Since the dawn of time, Georgia has remained at the crossroads of Europe and Asia. It lies in the Caucasus and is the only country in the region that has access to the sea. The government of Georgia has realized the full potential of turning Georgia into a transit powerhouse.
Over the past few years, Georgia has been heavily investing in improving it’s connectivity with its neighbors, including Russia, by building higher capacity highways and repaving pothole-ridden roads. By 2032, it is expected that Georgia’s main economic artery, the E60, will be motorized. This corridor will allow for more traffic on the E60, or S1, the only artery that links west to east Georgia.
Currently, the E60 is full of heavy duty trucks while being an open access two-lane road. The road is prone to damage and often closed due to the weather. This weakens Georgia’s main economic artery as it limits the ability to exchange capital and goods. Therefore, it also raises the costs of companies to ship across the country or to other countries. This results in many shortcomings such as limiting Georgian exports and hampering the prospects for many companies here.
In turn, this makes Georgia reliant on foreign imports, which means that Georgia consistently runs a current account deficit. To be honest, Georgia has been running a trade deficit since gaining independence. Therefore, the Georgian Lari must be strong in order to make imports cheaper, otherwise there will be imported inflation triggered by rising import prices.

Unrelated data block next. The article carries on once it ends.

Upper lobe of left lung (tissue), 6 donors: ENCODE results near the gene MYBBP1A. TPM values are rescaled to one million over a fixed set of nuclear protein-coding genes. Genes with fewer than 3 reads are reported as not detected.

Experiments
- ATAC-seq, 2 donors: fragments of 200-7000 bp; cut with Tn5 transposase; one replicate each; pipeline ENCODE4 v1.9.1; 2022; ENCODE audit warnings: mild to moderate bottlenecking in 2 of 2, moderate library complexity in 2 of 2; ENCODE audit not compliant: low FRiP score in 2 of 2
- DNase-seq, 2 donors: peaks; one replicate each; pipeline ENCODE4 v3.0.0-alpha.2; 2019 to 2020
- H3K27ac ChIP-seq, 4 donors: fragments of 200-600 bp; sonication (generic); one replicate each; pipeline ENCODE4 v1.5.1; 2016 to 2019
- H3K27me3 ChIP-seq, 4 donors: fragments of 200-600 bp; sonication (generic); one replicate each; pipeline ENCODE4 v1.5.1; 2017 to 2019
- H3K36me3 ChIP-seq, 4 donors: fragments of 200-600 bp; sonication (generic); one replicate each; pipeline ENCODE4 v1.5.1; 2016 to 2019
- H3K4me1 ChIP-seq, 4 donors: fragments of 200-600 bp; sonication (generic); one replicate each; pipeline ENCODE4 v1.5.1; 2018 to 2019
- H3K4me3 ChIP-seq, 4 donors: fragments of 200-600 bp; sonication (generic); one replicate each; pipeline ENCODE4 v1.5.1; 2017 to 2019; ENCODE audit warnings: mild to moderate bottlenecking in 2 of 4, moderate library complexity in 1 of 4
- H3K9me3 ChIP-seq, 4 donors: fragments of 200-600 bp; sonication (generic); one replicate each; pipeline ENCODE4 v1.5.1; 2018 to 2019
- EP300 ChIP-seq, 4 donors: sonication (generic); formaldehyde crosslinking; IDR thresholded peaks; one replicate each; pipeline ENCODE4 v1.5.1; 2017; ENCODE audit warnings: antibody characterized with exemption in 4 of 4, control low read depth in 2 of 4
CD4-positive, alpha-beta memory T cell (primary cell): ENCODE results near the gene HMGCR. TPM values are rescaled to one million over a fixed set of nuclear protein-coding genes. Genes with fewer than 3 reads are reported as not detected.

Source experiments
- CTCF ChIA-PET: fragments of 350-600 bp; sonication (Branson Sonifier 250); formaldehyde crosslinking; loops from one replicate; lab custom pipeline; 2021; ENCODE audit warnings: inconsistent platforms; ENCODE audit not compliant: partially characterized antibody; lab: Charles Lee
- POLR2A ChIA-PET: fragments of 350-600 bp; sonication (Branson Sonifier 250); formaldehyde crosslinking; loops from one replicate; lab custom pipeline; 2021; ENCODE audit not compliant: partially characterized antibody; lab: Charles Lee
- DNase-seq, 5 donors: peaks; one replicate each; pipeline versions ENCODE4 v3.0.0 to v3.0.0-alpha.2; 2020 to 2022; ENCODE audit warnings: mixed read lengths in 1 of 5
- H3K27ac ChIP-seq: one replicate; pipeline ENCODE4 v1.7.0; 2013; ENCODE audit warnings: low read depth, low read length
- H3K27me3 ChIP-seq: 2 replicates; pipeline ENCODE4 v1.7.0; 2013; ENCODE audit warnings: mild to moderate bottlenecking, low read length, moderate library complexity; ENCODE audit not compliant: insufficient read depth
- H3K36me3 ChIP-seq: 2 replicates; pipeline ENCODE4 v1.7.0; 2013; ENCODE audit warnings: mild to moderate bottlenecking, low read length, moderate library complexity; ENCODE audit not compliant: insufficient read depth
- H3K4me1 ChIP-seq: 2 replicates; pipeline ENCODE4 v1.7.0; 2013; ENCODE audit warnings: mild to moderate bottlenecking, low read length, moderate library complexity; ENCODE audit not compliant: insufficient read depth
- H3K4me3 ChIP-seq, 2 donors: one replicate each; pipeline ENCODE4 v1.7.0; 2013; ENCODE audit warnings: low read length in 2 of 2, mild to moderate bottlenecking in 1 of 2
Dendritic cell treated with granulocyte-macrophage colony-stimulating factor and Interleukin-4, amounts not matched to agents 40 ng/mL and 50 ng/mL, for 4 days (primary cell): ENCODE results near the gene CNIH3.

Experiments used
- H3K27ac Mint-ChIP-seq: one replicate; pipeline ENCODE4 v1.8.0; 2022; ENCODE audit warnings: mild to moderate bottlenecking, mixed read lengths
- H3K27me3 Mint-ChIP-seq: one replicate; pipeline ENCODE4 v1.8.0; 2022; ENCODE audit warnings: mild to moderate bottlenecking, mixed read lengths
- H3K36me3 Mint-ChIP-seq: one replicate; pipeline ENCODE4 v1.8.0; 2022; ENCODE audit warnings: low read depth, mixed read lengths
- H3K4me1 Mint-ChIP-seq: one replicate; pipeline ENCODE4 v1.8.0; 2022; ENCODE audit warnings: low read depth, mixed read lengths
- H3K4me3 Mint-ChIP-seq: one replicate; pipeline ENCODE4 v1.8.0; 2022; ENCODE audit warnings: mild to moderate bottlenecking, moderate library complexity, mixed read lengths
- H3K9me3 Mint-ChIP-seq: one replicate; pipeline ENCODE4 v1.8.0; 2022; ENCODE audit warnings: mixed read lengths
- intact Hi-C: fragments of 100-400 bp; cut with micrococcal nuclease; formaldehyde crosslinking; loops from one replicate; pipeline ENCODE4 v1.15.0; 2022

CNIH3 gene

Plans of the Georgian Government
With this in mind, the Government of Georgia has decided to convert the E60 into a motorway which will allow for faster transits between Azerbaijan and Turkey, as well as improving the Georgian military road S3.
Current roadmap of Georgia
This will reduce the cost of transportation of goods and capital, therefore, reducing the likelihood of imported inflation, along with increased competitiveness of Georgian firms as costs will be reduced. Other smaller upgrades on the S12 and S2 are underway which will further reduce the costs of transportation in Georgia which will help Georgian firms and make Georgia a transit powerhouse in the Caucasus.
A comparison of Georgia to its neighbors.
Regardless, there is much work to be done as shown above. This can be touted as a success in increasing the potential output of Georgia, but it is hard to say this will help increase it to its full potential as Georgia still needs a lot of work in many areas of infrastructure which the Government, in its new 10 year plan, has laid out. With further improvements in these fields, it is safe to assume Georgia will increase its potential output and keep growing at a rapid pace.